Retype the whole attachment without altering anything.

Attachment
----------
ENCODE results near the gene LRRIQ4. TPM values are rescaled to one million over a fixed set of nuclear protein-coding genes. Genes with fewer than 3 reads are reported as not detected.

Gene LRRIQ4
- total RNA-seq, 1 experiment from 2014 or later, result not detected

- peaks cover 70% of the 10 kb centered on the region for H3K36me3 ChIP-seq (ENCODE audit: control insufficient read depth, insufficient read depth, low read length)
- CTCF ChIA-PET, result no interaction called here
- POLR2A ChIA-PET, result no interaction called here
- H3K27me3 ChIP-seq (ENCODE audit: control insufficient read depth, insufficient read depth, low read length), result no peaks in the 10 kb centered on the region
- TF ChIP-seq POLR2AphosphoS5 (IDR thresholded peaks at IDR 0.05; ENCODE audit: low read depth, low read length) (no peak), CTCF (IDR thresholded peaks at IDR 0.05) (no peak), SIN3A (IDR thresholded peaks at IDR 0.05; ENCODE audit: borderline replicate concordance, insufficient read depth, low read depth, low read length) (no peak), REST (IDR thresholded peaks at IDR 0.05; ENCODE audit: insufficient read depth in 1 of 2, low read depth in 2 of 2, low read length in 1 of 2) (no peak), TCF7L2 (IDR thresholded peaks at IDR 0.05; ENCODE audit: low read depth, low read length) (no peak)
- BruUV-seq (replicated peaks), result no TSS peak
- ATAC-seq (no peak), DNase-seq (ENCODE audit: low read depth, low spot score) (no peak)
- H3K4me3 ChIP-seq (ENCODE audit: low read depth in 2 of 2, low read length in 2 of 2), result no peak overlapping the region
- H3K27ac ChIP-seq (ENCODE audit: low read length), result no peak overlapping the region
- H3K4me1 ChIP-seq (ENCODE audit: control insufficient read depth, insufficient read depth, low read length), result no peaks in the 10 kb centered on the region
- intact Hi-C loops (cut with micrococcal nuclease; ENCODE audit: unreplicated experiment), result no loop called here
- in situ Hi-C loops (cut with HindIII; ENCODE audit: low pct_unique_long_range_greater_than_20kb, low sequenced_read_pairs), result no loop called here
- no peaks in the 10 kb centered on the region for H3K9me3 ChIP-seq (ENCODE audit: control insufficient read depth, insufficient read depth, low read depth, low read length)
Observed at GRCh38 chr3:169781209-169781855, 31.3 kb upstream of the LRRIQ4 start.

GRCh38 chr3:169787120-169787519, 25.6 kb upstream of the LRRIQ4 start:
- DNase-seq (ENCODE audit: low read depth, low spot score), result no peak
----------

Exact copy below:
ENCODE results near the gene LRRIQ4. TPM values are rescaled to one million over a fixed set of nuclear protein-coding genes. Genes with fewer than 3 reads are reported as not detected.

Gene LRRIQ4
- total RNA-seq, 1 experiment from 2014 or later, result not detected

- peaks cover 70% of the 10 kb centered on the region for H3K36me3 ChIP-seq (ENCODE audit: control insufficient read depth, insufficient read depth, low read length)
- CTCF ChIA-PET, result no interaction called here
- POLR2A ChIA-PET, result no interaction called here
- H3K27me3 ChIP-seq (ENCODE audit: control insufficient read depth, insufficient read depth, low read length), result no peaks in the 10 kb centered on the region
- TF ChIP-seq POLR2AphosphoS5 (IDR thresholded peaks at IDR 0.05; ENCODE audit: low read depth, low read length) (no peak), CTCF (IDR thresholded peaks at IDR 0.05) (no peak), SIN3A (IDR thresholded peaks at IDR 0.05; ENCODE audit: borderline replicate concordance, insufficient read depth, low read depth, low read length) (no peak), REST (IDR thresholded peaks at IDR 0.05; ENCODE audit: insufficient read depth in 1 of 2, low read depth in 2 of 2, low read length in 1 of 2) (no peak), TCF7L2 (IDR thresholded peaks at IDR 0.05; ENCODE audit: low read depth, low read length) (no peak)
- BruUV-seq (replicated peaks), result no TSS peak
- ATAC-seq (no peak), DNase-seq (ENCODE audit: low read depth, low spot score) (no peak)
- H3K4me3 ChIP-seq (ENCODE audit: low read depth in 2 of 2, low read length in 2 of 2), result no peak overlapping the region
- H3K27ac ChIP-seq (ENCODE audit: low read length), result no peak overlapping the region
- H3K4me1 ChIP-seq (ENCODE audit: control insufficient read depth, insufficient read depth, low read length), result no peaks in the 10 kb centered on the region
- intact Hi-C loops (cut with micrococcal nuclease; ENCODE audit: unreplicated experiment), result no loop called here
- in situ Hi-C loops (cut with HindIII; ENCODE audit: low pct_unique_long_range_greater_than_20kb, low sequenced_read_pairs), result no loop called here
- no peaks in the 10 kb centered on the region for H3K9me3 ChIP-seq (ENCODE audit: control insufficient read depth, insufficient read depth, low read depth, low read length)
Observed at GRCh38 chr3:169781209-169781855, 31.3 kb upstream of the LRRIQ4 start.

GRCh38 chr3:169787120-169787519, 25.6 kb upstream of the LRRIQ4 start:
- DNase-seq (ENCODE audit: low read depth, low spot score), result no peak